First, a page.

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Crop yield and nitrogen concentration with controlled release urea and split applications of nitrogen as compared to non-coated urea applied at seeding

Grant, C.A., Wu, R., Selles, F., Harker, K.N., Clayton, G.W., Bittman, S., Zebarth, B.J., Lupwayi, N.Z. (2012). Crop yield and nitrogen concentration with controlled release urea and split applications of nitrogen as compared to non-coated urea applied at seeding, 127 170-180. http://dx.doi.org/10.1016/j.fcr.2011.11.002

Abstract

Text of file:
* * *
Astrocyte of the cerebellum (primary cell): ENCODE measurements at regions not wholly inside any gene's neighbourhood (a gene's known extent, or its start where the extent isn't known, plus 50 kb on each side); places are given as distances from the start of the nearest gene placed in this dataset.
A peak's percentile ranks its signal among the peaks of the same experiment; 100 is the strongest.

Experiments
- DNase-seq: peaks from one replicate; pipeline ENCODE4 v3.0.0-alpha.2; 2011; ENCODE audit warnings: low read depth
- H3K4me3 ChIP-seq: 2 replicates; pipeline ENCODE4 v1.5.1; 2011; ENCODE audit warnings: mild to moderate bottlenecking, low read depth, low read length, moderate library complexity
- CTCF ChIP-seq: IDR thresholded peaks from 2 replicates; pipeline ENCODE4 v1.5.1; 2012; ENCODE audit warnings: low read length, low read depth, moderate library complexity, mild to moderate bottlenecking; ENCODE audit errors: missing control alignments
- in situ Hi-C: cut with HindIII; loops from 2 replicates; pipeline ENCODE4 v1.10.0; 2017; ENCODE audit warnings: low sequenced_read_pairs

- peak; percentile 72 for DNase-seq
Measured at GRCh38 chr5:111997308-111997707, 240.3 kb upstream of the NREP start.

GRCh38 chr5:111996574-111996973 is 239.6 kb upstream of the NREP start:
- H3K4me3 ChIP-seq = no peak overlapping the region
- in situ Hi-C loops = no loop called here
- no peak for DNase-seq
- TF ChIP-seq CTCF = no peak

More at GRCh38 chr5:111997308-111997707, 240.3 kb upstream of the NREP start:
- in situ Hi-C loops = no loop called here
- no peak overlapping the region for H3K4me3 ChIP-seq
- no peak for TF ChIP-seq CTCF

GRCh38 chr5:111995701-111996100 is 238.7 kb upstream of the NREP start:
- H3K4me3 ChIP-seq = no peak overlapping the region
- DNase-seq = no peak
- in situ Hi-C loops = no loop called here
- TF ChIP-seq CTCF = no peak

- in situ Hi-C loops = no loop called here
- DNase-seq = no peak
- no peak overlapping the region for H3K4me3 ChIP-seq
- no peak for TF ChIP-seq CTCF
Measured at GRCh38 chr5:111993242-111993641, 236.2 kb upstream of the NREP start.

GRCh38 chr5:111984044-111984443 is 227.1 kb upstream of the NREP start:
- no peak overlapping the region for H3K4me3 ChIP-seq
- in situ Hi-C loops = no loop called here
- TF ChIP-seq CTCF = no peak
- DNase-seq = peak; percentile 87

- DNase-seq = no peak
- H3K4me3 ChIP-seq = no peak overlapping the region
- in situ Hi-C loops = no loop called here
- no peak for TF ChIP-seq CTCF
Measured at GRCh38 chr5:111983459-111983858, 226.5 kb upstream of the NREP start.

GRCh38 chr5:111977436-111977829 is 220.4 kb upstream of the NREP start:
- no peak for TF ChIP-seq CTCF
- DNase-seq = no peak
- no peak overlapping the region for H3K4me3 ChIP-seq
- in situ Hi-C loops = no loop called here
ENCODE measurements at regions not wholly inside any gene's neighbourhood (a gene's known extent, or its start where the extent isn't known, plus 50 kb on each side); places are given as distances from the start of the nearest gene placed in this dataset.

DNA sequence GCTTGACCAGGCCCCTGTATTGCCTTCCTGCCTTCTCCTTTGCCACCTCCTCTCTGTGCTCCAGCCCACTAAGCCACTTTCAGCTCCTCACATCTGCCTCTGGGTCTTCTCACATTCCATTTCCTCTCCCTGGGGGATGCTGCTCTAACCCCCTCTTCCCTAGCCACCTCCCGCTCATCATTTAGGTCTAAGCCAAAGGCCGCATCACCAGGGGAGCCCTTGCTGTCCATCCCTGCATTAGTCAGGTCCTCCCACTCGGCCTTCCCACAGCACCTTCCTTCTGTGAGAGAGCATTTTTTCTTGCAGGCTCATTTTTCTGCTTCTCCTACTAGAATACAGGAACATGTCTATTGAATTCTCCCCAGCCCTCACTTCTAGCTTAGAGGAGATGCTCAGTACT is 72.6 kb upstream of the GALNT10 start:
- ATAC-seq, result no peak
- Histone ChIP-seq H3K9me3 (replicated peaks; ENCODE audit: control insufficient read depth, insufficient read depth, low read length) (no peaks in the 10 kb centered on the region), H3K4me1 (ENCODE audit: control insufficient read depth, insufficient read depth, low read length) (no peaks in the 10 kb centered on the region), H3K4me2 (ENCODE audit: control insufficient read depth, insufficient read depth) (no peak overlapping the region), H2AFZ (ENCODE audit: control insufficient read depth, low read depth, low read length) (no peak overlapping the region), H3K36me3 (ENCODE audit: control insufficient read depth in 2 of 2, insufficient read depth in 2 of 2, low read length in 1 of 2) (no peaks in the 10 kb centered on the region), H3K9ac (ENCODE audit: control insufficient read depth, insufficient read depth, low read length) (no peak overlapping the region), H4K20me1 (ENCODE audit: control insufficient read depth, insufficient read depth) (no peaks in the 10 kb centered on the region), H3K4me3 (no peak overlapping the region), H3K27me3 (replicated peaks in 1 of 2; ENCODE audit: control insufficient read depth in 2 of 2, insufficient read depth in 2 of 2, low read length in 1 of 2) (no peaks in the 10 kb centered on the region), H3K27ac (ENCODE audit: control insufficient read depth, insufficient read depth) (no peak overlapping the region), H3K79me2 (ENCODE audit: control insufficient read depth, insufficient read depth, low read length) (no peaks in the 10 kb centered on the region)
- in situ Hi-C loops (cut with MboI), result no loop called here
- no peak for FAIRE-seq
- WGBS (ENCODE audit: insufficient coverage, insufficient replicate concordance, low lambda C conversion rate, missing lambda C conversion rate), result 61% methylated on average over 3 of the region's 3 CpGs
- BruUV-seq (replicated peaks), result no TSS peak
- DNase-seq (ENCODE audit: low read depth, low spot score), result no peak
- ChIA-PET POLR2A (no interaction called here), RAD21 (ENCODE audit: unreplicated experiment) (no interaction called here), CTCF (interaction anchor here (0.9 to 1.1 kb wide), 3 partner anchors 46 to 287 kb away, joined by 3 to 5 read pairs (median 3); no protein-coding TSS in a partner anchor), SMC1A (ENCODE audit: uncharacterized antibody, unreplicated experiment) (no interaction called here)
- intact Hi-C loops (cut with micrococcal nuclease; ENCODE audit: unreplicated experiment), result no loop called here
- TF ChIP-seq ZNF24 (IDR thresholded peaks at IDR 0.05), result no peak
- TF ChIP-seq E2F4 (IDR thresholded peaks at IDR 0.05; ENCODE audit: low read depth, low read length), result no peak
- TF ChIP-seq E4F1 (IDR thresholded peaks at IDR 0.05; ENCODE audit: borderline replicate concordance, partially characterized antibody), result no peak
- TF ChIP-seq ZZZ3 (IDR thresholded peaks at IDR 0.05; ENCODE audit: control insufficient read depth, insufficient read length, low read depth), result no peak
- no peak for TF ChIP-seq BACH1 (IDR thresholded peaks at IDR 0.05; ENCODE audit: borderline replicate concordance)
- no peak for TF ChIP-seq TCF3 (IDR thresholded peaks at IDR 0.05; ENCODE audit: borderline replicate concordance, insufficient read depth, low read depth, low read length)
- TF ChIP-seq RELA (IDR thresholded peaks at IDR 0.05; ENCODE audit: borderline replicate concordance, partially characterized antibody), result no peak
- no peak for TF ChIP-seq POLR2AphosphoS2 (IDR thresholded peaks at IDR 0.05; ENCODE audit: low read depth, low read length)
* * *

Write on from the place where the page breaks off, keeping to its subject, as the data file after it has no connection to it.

Controlled release urea (CRU) has been shown to improve nitrogen fertilizer use efficiency in a number of production systems. However, the effectiveness of CRU will be strongly affected by the environmental conditions of the region. Research trials were conducted at five locations across four major ecoregions spanning 1600. km across the Northern Great Plains and Pacific Maritimes of North America from 2004 to 2006 to evaluate the effects of a single application of polymer-coated urea (CRU) or split applications of urea fertilizer as compared with non-coated urea for their effects on crop growth, crop N concentration, and crop N accumulation of wheat (Triticum aestivum L.), barley (Hordeum vulagre L.) canola (Brassica napus L.) and corn (Zea mays L.) across a wide range of environmental conditions. Urea applied as an in-soil band at the time of seeding was generally as or more effective than similarly placed CRU, split application of urea or blended urea and CRU in the semi-arid Mixed Grassland, moist Aspen Parkland or wet Boreal Transition ecoregions in increasing early season dry matter yield and seed or grain yield of canola, wheat or barley. Similarly, broadcast urea was as or more effective than broadcast CRU, split applications or blended applications in increasing corn dry matter yield under the wet conditions in the Lower Mainland ecoregion. There were some situations where use of split applications or use of the CRU in a blend with the non-coated urea resulted in increases in grain yield as compared to the non-coated urea, primarily under moist conditions in the Boreal Transition or Aspen Parkland ecoregions. Some yield losses occurred from use of the CRU as compared with the non-coated urea and were attributed to delays in release of N from the granule that limited early season N availability and crop growth, especially in corn with a high N demand. Effects on grain N concentration and accumulation of N in the crop at harvest were mixed, with the CRU, blended applications of CRU and urea or split applications occasionally producing higher grain N concentration and N accumulation in the crop than the non-coated urea. Benefits of CRU on grain N concentration were more frequent than benefits on grain yield, but were not large or consistent. Response of crop growth and N uptake to N management was generally similar under CT and RT, with occasional differences occurring due to changes in yield potential or N deficit associated with the differences in tillage management. Therefore, under growing conditions across a wide range of ecoregions in the Northern Great Plains and the Pacific Maritimes, the use of CRU or split applications do not appear to provide a consistent improvement in crop yield, N concentration in the grain, total N accumulation at harvest, or nitrogen use efficiency as compared to standard regional timing and placement of non-coated urea. © 2011.

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